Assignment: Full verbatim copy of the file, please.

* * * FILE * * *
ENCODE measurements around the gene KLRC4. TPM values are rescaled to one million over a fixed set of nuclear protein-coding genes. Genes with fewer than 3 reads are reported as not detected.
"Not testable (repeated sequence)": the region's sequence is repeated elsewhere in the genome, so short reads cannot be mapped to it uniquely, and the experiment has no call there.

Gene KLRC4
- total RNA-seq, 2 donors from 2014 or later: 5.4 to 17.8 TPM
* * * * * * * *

ENCODE measurements around the gene KLRC4. TPM values are rescaled to one million over a fixed set of nuclear protein-coding genes. Genes with fewer than 3 reads are reported as not detected.
"Not testable (repeated sequence)": the region's sequence is repeated elsewhere in the genome, so short reads cannot be mapped to it uniquely, and the experiment has no call there.

Gene KLRC4
- total RNA-seq, 2 donors from 2014 or later: 5.4 to 17.8 TPM